What is ceremonial matcha?
Ceremonial matcha refers to matcha that is intended to be drunk plain, without adding milk or sugar. There are specific steps in the production process of this tea that make it naturally sweet and smooth, without bitterness.
All our ceremonial matchas are produced by reputable Japanese farmers
After traveling around Japan for the past few years, we’ve met with dozens of farmers and sampled over a hundred different ceremonial matcha. We’ve selected a small handful of our favorites and made them all available for you to try. These matchas all have a rich taste and they are grown without the use of pesticides or chemicals.
Our ceremonial matcha is 100% pesticide free
When we source matcha, we make sure to only work with farmers that produce a pure powder without pesticides. When we visit the tea fields, we like to see all the steps farmers take to not only produce great tasting matcha, but also do so without harming the local ecosystem. These pesticide free matcha fields are abuzz with activity, with different types of insects, birds and even mammals making themselves feel at home between the rows.
Differences in texture and taste compared to other grades
The texture of the ceremonial grade matcha will be much richer compared to lower grade matcha tea. Not only do you get a bitter taste from lower grade matcha tea, but it is also difficult to produce a thick foam. The thick foam on top of the matcha gives it a richer consistency, almost like a latte but without the milk or sugar.
When to use japanese ceremonial matcha vs. culinary-grade matcha
If you are planning on adding milk and sugar to your tea, you can use the less expensive, culinary grade matcha. This has more of a bitter flavor, but it is easy to balance out in a latte. When producing culinary grade matcha, certain steps in the production process are skipped, which can yield a tea with more bitterness and less of the health benefits.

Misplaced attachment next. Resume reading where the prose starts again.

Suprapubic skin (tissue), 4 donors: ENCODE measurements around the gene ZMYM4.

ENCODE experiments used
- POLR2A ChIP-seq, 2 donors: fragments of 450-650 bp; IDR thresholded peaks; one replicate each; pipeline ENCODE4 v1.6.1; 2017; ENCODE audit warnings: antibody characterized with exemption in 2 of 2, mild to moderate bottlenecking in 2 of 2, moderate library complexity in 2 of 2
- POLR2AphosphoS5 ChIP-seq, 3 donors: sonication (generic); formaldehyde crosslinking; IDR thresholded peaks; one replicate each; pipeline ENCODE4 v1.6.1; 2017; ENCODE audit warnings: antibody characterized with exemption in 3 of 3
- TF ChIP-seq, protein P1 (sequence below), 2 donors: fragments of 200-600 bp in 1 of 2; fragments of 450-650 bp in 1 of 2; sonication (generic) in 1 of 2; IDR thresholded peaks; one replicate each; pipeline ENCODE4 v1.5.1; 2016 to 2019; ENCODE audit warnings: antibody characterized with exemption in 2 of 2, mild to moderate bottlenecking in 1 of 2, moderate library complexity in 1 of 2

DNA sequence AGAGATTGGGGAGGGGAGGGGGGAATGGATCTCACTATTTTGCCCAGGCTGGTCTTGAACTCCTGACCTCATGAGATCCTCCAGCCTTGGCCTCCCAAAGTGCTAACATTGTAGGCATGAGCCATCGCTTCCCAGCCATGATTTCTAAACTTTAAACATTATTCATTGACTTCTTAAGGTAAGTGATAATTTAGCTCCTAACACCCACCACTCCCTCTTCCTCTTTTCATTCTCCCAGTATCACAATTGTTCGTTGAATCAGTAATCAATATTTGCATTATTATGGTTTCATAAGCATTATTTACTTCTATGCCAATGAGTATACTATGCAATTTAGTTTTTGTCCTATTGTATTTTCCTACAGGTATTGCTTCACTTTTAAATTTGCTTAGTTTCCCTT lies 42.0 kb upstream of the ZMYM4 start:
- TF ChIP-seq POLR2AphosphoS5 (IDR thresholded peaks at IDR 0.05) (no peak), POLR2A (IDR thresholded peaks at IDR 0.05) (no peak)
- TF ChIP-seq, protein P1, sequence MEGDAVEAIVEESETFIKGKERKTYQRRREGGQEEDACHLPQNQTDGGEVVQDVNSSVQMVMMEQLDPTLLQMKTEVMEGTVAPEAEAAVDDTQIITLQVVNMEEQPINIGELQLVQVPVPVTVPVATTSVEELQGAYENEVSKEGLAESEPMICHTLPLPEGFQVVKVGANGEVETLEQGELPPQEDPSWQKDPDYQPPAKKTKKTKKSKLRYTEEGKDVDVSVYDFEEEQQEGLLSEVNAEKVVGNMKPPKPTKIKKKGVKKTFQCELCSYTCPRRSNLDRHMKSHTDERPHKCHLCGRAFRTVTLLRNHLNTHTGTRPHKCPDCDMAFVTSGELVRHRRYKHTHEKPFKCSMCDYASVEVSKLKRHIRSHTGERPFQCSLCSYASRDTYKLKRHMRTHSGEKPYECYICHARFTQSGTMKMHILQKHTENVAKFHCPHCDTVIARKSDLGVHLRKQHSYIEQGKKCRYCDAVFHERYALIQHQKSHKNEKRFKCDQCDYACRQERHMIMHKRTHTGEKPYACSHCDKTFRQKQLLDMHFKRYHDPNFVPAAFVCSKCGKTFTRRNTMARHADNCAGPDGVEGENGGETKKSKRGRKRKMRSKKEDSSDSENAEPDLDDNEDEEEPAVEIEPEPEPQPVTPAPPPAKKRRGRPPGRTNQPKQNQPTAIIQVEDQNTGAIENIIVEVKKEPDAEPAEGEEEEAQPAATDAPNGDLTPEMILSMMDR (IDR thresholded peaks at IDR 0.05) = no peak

How can you tell if matcha is ceremonial?
While there is no real definition of ceremonial matcha powder, it general refers to matcha that is intended to be drunk plain. This means that you need to apply a more rigorous evaluation criteria to the tea and judge it under stricter standards. Ceremonial grade matcha should have a bright green or dark green powder, a smooth finish and it should produce a thick foam when whisked properly.
Why is ceremonial matcha powder so expensive?
There are many different factors that influence the price of ceremonial grade matcha. Producing premium matcha tea requires additional labor, machinery and time, and all of these add to the price of japanese ceremonial matcha. If you are interested in learning more about the factors that influence the price of ceremonial matcha tea, you can read all about it in this article here
Learn how to make ceremonial matcha with our step by step video
Step 1 - Get ready to sift
Place a metal sifter over a chawan, also know as matcha bowl
Step 2 - Sift the ceremonial matcha
Take out 2 grams of matcha powder from the tin and scoop it into the sifter (the sifting step is optional but recommended if you want a smoother tasting tea)
Step 3 - Push the remaining ceremonial matcha
Push the ceremonial matcha powder through the metal sifter and remove the clumps
Step 4 - Check the sifter
Tap out the matcha sifter to make sure all the ceremonial matcha powder ends up at the bottom of the bowl
Step 5 - Pour a tiny bit of warm water
Pour in a tiny bit of warm water, just enough to mix the matcha into a paste (this is an optional step if you want a smoother matcha without clumps)
Step 6 - Mix the ceremonial matcha
Mix the matcha into a paste and make sure to smooth out any clumps that form
Step 7 - Add 100ml of warm water
Add in 100ml of warm water (subtract the amount used to make the paste) at a temperature of 140-175 degrees fahrenheit
Step 8 - Gently mix the ceremonial matcha
Mix the matcha powder into the bowl so it is all combined into the water, scraping off the sides and the bottom of the bowl with the bamboo whisk or chasen
Step 9 - Whisk the ceremonial matcha
Whisk the matcha in quick, zigzag motions using mostly your wrist. Once you get the technique down, you will be able to produce a bright green foam on top of the tea in a matter of seconds
Step 10 - Enjoy your ceremonial matcha
Serve up your ceremonial matcha tea and enjoy!
The bamboo matcha whisk or chasen is perhaps the most recognizable matcha utensil. This whisk is made out of a single piece of bamboo and the 100 small bristles move through the water to aerate the tea, creating a nice foam on top. Although this tool has been used for hundreds of years, it is still the best when it comes to creating nice foamy bowls of matcha.
The chawan or matcha bowl is the second most famous of the matcha utensils. This bowl is designed with steeper sides to make it easier to whisk the tea without spilling. It also is made from a thick clay that can keep the matcha warm for a longer time as long as you preheat it beforehand.
This bamboo spoon is specifically designed to scoop matcha powder. It has more of a vertical design, making it easier to get the tea out of cylindrical containers like the matcha tin or the tea caddy (natusume)
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Teas and Teaware
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